Policing racist incidents in Northern Ireland: attitudes and experiences of the PSNI
Patel, T 2001, 'Policing racist incidents in Northern Ireland: attitudes and experiences of the PSNI' , The Journal of Criminal Justice Research, 1 (2) .
|PDF - Published Version |
Restricted to Repository staff only
Download (237kB) | Request a copy
This article reports on a study which looked at the connectivity between the anti-racist policing agenda of the Police Service of Northern Ireland (PSNI), when dealing with racially motivated crime involving black and minority ethnic (BME) victims, and the execution of policing duties at operational level. The contribution of this study is in looking at the persistence of racially based views which places BME groups at the margins and in a position which makes them particularly vulnerable to victimization. Here matters of race, racism, risk, victimization, marginalization, and police roles are discussed from a criminological viewpoint. The study, based on the interviewing of 9 operational and specialist serving officers between December 2007 to March 2008, finds that: racist incidents were being taken seriously on a senior management level, but that operational officers especially, tended to equate policing in a racially diverse society, with the need to police BME people themselves. Here, there was a tendency to view the BME communities, especially newer (economic) migrants, as largely deviant and problematic.” In essence, this means that the dominance of social racial stereotypes, which were themselves often negative, problematic and incorrect, are often hard to remove from official policing duties. It is therefore argued that these have the very real potential to hinder policing practice, and in particular the successful policing of racially motivated crime against members of the BME community. Indeed, even with progressive police antiracism policy, there is a tendency to demonize the “marginalized” as trouble makers deserving their station in life and ostracism from society. It is argued that we need to question this view of „allocated marginalization‟, and to dislodge it from its position of power, not only for police practice in Northern Ireland, but also for meaningful consideration in other forces across the world.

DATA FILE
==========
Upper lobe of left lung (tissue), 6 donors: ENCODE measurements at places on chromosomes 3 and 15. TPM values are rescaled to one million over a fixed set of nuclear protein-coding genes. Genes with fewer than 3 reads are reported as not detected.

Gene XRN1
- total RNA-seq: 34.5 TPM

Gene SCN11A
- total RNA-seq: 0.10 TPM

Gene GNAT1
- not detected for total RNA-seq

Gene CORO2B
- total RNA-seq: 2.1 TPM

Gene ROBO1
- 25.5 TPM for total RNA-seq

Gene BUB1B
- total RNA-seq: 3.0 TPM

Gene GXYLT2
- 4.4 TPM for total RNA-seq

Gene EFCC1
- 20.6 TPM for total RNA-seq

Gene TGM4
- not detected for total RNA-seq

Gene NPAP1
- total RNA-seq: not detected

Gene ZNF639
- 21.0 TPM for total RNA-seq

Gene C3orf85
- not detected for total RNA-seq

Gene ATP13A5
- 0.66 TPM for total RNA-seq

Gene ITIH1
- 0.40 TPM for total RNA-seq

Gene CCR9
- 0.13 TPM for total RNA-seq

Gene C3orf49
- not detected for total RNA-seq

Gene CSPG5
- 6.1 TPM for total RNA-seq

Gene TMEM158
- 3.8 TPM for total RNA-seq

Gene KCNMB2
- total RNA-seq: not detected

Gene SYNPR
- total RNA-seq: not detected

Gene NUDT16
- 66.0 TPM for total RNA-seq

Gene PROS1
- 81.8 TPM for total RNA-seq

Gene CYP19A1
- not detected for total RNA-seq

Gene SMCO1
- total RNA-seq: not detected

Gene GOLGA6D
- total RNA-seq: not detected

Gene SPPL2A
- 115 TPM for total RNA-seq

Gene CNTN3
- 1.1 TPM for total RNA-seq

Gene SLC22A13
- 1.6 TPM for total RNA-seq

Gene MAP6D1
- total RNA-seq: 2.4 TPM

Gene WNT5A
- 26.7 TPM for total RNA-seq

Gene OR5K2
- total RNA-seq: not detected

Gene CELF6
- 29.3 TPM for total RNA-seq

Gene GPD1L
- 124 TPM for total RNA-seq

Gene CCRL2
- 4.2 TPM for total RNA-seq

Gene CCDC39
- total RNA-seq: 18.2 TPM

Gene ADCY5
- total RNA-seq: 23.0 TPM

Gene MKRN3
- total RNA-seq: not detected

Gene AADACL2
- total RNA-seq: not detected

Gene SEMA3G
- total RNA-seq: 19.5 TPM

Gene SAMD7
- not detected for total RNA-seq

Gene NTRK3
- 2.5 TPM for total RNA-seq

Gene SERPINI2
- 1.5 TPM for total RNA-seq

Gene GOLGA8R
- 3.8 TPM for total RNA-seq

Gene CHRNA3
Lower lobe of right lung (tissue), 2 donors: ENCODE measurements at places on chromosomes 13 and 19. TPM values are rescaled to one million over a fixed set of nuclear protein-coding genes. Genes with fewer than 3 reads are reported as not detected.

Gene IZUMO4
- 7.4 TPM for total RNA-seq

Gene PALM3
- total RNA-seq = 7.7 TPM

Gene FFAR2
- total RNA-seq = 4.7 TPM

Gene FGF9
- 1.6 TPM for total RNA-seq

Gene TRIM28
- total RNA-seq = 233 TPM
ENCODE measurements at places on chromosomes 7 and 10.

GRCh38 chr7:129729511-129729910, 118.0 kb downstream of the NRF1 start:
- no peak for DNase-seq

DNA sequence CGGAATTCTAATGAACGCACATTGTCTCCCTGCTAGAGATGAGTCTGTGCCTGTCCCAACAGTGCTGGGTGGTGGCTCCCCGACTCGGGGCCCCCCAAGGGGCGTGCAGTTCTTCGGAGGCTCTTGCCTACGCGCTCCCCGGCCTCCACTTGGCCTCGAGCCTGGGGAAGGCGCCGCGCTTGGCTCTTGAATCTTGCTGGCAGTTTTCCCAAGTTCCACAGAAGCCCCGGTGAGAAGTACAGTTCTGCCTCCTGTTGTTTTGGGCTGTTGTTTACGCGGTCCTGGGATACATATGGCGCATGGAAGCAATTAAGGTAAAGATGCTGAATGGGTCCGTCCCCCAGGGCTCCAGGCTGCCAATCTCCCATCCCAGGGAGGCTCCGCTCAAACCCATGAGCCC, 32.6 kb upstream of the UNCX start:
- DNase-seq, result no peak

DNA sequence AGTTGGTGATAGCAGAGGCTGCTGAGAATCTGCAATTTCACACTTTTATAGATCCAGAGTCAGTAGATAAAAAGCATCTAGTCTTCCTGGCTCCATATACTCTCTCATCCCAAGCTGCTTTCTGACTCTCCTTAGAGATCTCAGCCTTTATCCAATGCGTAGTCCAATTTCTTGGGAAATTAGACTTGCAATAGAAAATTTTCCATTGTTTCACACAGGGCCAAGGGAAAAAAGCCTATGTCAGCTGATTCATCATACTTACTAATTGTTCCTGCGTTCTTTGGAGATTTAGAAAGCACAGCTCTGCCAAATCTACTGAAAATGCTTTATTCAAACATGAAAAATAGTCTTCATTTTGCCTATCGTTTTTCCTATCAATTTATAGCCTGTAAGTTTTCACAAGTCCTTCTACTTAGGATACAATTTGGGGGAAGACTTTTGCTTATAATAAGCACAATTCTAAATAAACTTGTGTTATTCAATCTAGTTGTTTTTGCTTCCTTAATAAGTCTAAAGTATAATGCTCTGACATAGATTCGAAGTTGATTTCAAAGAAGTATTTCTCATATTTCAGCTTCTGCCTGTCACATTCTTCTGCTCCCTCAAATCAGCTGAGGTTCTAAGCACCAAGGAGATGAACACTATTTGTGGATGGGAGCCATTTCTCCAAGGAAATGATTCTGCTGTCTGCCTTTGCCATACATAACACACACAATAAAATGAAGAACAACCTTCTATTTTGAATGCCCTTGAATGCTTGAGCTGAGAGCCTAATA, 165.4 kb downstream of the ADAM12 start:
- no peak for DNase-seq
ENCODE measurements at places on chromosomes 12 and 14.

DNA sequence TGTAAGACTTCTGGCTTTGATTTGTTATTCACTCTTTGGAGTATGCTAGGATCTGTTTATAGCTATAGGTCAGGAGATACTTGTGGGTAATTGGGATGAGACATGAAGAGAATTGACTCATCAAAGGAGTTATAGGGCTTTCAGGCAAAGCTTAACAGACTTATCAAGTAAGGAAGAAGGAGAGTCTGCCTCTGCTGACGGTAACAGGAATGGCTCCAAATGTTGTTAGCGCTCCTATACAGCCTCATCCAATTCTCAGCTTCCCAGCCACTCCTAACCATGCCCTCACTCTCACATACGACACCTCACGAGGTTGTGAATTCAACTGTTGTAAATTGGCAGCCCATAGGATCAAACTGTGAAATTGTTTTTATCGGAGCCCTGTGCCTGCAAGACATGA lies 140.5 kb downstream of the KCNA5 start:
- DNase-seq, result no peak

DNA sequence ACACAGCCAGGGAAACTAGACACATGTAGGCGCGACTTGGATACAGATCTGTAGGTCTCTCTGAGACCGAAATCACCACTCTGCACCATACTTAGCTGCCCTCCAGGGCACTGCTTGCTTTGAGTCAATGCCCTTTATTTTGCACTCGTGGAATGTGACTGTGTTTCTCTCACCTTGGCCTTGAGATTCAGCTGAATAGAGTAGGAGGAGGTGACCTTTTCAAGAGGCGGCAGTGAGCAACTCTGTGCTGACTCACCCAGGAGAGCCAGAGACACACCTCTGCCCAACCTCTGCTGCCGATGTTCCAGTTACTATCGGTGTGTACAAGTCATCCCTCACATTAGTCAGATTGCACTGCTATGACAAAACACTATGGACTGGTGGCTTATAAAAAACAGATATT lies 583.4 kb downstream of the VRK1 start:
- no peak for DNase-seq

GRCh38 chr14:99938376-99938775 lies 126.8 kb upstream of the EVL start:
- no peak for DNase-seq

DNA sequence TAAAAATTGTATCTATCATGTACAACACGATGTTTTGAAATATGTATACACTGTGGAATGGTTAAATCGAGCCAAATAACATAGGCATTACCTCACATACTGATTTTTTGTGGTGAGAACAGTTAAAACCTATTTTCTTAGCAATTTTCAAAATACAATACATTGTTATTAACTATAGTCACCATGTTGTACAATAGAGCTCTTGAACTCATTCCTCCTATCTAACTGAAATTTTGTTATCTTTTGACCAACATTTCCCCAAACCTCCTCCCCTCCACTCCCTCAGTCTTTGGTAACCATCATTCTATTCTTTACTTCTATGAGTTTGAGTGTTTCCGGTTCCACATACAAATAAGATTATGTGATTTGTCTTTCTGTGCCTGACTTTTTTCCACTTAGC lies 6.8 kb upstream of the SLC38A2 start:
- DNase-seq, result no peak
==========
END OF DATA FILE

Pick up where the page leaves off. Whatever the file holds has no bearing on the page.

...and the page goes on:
|Themes:||Built and Human Environment|
Health and Wellbeing
|Schools:||Colleges and Schools > College of Health & Social Care > School of Nursing, Midwifery, Social Work & Social Sciences > Centre for Social Research|
|Journal or Publication Title:||The Journal of Criminal Justice Research|
|Publisher:||The Institute for Criminal Justice Research & Consulting|
|Depositing User:||TG Patel|
|Date Deposited:||20 Oct 2011 11:38|
|Last Modified:||20 Aug 2013 18:15|
Document DownloadsMore statistics for this item...
Actions (login required)
|Edit record (repository staff only)|